David Means on Writing Prompts and the Imagination


This week’s story, “The Exhaustion Prompts,” uses the idea of ​​writing prompts for its structure. When did you first start thinking about this approach?

Photograph courtesy of the author

The storyteller of the story and the second person voice developed as I was writing the story. The narrator fears that he will exhaust his material and lose his ability to create during the pandemic, in this strange period of confinement. It gave me a feeling of catharsis and freedom leaving this narrator to worry.

The story uses a second-person address, although it can sometimes feel like it’s written in the first person, perhaps because the narrator may be addressing himself in the stories. prompts. The “you” has a sister, Meg Allen, a character who has appeared in your fiction before, but as a reader it is possible to believe that she is the author of the story.

While the prompts are largely second person, sometimes drifting into third person, what I think you take away is the intimate nature of their content, which feels close to the narrator. And so, for some readers, it may feel close to me, the real person writing the story. All fiction is built on that feeling of intimacy, but maybe with this story, because it seems like the bones are exposed, are on the surface, it’s even more so.

In the story, the narrator mentions a writer whom he admires but says he decided not to name her. Do you want to do it here?

The narrator was probably thinking of the stories of Lorrie Moore in his book “Self-help. “I admire her work and her innovations nurtured other writers, including me, as she opened the door to new ways of writing. The same could be said of many influential short story writers: Alice Munro, William Trevor , Lydia Davis, Clarice Lispector the list could go on and on. The narrator is slightly sarcastic about the use of Moore’s fictional techniques by other writers, but I think it stems from his insecurity and of his fear of losing his ability to fully imagine new content.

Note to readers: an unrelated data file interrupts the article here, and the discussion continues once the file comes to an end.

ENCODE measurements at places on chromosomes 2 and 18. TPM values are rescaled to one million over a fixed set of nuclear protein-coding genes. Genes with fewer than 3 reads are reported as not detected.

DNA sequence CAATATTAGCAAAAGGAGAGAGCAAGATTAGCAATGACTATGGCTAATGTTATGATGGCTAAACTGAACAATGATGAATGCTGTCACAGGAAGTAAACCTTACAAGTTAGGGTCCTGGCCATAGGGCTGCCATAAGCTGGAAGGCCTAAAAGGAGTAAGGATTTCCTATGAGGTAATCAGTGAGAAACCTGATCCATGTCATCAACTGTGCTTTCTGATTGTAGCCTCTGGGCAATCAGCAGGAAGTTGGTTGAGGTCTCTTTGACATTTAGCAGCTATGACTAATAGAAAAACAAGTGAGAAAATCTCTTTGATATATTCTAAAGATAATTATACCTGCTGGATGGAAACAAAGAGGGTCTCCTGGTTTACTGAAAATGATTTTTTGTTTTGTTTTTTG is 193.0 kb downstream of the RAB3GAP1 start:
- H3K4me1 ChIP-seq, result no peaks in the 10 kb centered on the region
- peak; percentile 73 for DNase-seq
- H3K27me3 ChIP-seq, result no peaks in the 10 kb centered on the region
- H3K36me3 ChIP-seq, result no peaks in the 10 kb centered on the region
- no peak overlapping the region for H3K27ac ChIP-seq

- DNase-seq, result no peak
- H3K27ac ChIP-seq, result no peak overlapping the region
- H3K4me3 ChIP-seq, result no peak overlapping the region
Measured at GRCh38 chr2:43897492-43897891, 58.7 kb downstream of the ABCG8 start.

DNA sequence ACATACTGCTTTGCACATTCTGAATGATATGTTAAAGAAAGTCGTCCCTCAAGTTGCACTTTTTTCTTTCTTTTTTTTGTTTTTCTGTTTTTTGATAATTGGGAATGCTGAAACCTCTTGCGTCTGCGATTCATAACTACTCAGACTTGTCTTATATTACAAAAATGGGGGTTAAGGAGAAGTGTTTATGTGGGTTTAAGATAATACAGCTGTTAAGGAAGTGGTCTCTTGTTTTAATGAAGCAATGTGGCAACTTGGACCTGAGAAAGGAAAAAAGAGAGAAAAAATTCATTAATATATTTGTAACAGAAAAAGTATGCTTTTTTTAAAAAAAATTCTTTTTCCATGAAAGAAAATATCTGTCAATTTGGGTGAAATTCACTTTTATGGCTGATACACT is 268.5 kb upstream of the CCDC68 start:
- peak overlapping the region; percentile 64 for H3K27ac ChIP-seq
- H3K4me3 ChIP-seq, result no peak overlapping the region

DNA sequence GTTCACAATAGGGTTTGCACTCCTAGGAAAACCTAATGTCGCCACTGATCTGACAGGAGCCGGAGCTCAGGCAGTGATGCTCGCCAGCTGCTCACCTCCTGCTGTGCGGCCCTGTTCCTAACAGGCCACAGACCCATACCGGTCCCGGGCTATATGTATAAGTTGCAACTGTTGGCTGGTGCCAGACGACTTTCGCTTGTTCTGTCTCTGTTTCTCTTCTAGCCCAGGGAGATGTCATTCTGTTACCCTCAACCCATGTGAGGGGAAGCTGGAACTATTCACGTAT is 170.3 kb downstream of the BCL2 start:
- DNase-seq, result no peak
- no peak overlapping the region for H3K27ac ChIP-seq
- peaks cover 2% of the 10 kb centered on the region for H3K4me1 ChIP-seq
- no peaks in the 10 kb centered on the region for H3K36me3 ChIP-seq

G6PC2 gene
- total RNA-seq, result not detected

In “The Depletion Prompts,” what might be a true memory – the memory of the boy hearing his parents’ voices rise through the heating duct as they discussed his sister’s disappearance – becomes an invented scene, when an image of two figures in a bed together is invoked. How important is this imaginative leap?

When you invite yourself as a writer, which this narrator seems to do, you start with what I consider a seed (I like that word better than “idea”, because it’s smaller), then you Take the plunge as soon as you start to write, make up – in the case of this story – an imaginary memory, and then explore the possibility of a story that could come from that memory.

Throughout the story, the narrator describes how the boys and men reacted to Meg. Have you decided to write a story about masculinity?

Not specifically, but I asked the narrator to let this aspect of his concern surface in the prompts he gave. Part of what prompts work is how the “male gaze” enters the consciousness of someone whose beloved sister is particularly vulnerable to predatory males.

What is the value of write prompts as a tool?

The prompts, as far as I know – and I have used them in teaching – are generally, paradoxically, very restrictive and yet strangely vague at the same time. Writing an entire life in three hundred words is a good example of one I used in a class. They are useful for young writers who are trying to find a way to write or who are learning aspects of writing with narrow bandwidth. But what is absurd about the incentives offered by this narrator is that they are so precise that they become the story. What a young writer needs to learn is how to invent incentives – again, I like to think of this as looking for seeds – that are unique and personal, those that stem from the writer’s own concerns. , then to trust the enormous, almost cosmic, capacity of the imagination to make things.


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